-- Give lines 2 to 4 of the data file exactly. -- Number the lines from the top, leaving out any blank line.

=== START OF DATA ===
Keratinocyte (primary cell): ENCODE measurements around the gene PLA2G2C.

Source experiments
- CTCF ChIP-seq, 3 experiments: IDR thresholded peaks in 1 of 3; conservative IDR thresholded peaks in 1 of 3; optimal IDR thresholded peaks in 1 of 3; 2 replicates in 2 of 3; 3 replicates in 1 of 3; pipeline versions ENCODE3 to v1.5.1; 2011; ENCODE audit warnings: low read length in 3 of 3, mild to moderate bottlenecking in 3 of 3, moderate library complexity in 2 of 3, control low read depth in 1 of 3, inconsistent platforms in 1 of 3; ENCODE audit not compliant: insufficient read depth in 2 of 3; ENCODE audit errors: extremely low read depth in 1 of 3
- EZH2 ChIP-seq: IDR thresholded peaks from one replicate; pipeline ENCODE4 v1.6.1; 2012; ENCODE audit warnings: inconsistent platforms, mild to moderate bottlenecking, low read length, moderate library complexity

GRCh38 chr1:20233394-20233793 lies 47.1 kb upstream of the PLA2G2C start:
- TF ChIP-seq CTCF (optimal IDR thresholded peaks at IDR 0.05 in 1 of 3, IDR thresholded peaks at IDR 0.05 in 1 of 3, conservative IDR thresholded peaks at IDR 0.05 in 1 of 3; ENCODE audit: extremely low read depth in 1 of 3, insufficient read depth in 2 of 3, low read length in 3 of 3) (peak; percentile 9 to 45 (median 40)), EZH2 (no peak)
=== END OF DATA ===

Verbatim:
Source experiments
- CTCF ChIP-seq, 3 experiments: IDR thresholded peaks in 1 of 3; conservative IDR thresholded peaks in 1 of 3; optimal IDR thresholded peaks in 1 of 3; 2 replicates in 2 of 3; 3 replicates in 1 of 3; pipeline versions ENCODE3 to v1.5.1; 2011; ENCODE audit warnings: low read length in 3 of 3, mild to moderate bottlenecking in 3 of 3, moderate library complexity in 2 of 3, control low read depth in 1 of 3, inconsistent platforms in 1 of 3; ENCODE audit not compliant: insufficient read depth in 2 of 3; ENCODE audit errors: extremely low read depth in 1 of 3
- EZH2 ChIP-seq: IDR thresholded peaks from one replicate; pipeline ENCODE4 v1.6.1; 2012; ENCODE audit warnings: inconsistent platforms, mild to moderate bottlenecking, low read length, moderate library complexity